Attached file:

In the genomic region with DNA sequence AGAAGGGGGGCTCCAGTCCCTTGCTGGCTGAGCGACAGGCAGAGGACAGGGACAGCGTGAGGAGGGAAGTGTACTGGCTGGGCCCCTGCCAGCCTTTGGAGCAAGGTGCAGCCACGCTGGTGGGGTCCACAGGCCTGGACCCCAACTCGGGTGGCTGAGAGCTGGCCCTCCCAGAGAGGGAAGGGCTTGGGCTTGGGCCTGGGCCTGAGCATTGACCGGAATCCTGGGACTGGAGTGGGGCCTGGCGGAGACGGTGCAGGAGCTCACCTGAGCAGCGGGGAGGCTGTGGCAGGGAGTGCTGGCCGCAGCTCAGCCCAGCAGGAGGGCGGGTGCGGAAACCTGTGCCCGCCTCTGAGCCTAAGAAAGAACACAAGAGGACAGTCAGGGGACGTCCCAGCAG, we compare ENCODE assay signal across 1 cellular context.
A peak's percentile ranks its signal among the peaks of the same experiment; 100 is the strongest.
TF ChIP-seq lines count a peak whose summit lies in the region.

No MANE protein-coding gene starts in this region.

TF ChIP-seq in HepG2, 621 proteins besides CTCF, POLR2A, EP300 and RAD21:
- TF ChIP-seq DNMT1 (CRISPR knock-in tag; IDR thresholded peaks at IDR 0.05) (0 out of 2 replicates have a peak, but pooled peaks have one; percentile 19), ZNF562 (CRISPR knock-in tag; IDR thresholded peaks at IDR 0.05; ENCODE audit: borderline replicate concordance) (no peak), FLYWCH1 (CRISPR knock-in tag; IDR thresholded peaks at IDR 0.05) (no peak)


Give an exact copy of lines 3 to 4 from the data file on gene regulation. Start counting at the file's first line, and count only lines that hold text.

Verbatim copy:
TF ChIP-seq lines count a peak whose summit lies in the region.

No MANE protein-coding gene starts in this region.